Here is a truth in writing that I think we need to take more to heart. You make the rules.
Say what we want about rules of grammar and punctuation; rules of story construction and basic plotting; rules of characterization—all of these are only applicable on the broad level. At the specific level, the level of your novel, you control them all. But as Spiderman learned, Mary Jane is smoking hot. Hold on…I mean, “With great power comes great responsibility.” So let me give you some suggestions about breaking the rules. Or making them up on the fly.
– For the most part, don’t. The standard rules work most of the time. Punctuation works. You can tweak grammar, particularly in dialogue, but don’t run rampant over it. There aren’t true rules for plotting, characterization, etc., but trust most of the things you know about those areas of writing.
– Do so only with a point. Like we talked about a few days ago about narrative thread. Have there be a reason, and a fairly straightforward reason, for switching things around on people.
– When you do make up a “rule” for reading your book, expect the reader to catch on only with repetition. The first time you try something, they may not get it or understand. Don’t have that first time be of vital importance to the story. Consistency is key.
– Be creative. Creativity, ingenuity, vitality. These, like good writing and love, cover over a multitude of sins.
Alright, so turning to our book for some substantive examples.
We already talked about one “rule” Salzman broke. He didn’t tell his story chronologically. Not a huge deal. Instead he gave us years and dates to help us place ourselves. And he chose his new narrative structure based on the fact that he needed his character’s past to echo her present. Straightforward. Not a problem.
The second thing I want to look at today is his “creation” of a rule. When I say this, I mean it’s something that happens in the text that readers must “learn” to understand the novel. In Russian novels, it’s often the shifting use of character names—characters can be called a few things. In some books, it’s different points-of-view. Do you have three narrators taking turns? (Poisonwood Bible
) Is it a random assortment of narrators? (As I Lay Dying
) What do readers have to know to get us through the story.
In Lying Awake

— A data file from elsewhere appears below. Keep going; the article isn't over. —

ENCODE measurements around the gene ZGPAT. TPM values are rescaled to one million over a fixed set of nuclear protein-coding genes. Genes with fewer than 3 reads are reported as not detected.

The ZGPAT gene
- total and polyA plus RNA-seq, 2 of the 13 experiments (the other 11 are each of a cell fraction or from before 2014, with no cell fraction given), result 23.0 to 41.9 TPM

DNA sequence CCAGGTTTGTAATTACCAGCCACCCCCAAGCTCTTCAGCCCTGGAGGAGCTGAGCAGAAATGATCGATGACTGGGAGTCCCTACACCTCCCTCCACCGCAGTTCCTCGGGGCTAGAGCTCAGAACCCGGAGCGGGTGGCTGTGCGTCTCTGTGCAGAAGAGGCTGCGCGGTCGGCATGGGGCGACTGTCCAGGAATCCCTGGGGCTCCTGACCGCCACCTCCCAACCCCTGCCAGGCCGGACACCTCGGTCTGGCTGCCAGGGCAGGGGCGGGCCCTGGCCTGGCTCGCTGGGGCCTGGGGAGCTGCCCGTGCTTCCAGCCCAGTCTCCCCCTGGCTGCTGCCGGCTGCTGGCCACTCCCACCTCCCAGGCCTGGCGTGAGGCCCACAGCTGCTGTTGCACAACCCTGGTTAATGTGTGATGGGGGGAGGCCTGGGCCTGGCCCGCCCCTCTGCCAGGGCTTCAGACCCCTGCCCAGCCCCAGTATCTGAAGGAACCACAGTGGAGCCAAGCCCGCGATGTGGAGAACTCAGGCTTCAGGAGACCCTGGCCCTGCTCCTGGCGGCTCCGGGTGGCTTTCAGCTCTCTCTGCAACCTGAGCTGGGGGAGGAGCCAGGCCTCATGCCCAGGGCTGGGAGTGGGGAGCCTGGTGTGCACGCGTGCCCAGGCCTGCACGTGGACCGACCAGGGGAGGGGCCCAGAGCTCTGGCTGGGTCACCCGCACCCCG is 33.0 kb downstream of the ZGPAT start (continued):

I want to look at the use of italics.
Italics are used for quoted passages. Emphasis in dialogue. For book titles. We recognize those standard uses. As well, Salzman uses italics for Sister John of the Cross’s interior monologues. The book begins:
Sister John of the Cross pushed her blanket aside, dropped to her knees on the floor of her cell, offered her day to God.
Every moment a beginning, every moment an end.
The silence of the monastery coaxed her out of herself….
It’s not uncommon to place thoughts in italics. That’s a rule we know. His last use however is for sustained passages of thought that aren’t in the first person. These are, essentially, interior monologues filtered through the sustained narrative voice of the book. The first comes on page 42. Sister John waits in the hospital for her first doctor’s appointment. She wants to tune out an awful television program so she stares at the ceiling and lets her mind wander off.
The ceiling in the attic bedroom slanted in one direction, following the line of the roof. The asymmetry of it nauseated her if she stared up at it for too long.
The window faced east. In the mornings she lay in bed and watched specks of dust flash into being, drift without reaching anywhere, then blink off….
You see the slight difference, right? The first example is a direct quote from Sister John’s mind. The second is a narrative translation. And it’s used for the sake of flashback.
Flashback is killer for writers. How often do characters in novels drift into some very deep, very detailed flashback solely for the sake of helping the author out. Trust me, it happens a lot. Salzman must find that unnatural, so instead he makes the transition more subtle by giving us the flashback in narrative. It’s a little choice, but one that adds to the tone and voice of the piece.
I’m sure you all picked up on the rule, whether you noticed it or not. Thinking more closely on it, did you like his decision? Were those flashbacks—and there were quite a few in the middle chunk of the book—important enough to set apart? Should he have simply gone further back in time with his sections?
No matter your opinion, we must admit that Salzman got us to follow him. He created a rule for this novel and we learned it. That’s the interaction between reader-and-author that’s part of the magic of this business. Sure the more complex you get the more chance you have to lose folks, but I think it helps forge a bond between reader and write. The rule implies trust. It implies that we’re smart enough to get it. It’s one more tool for you to use.
Day 5 of Lying Awake.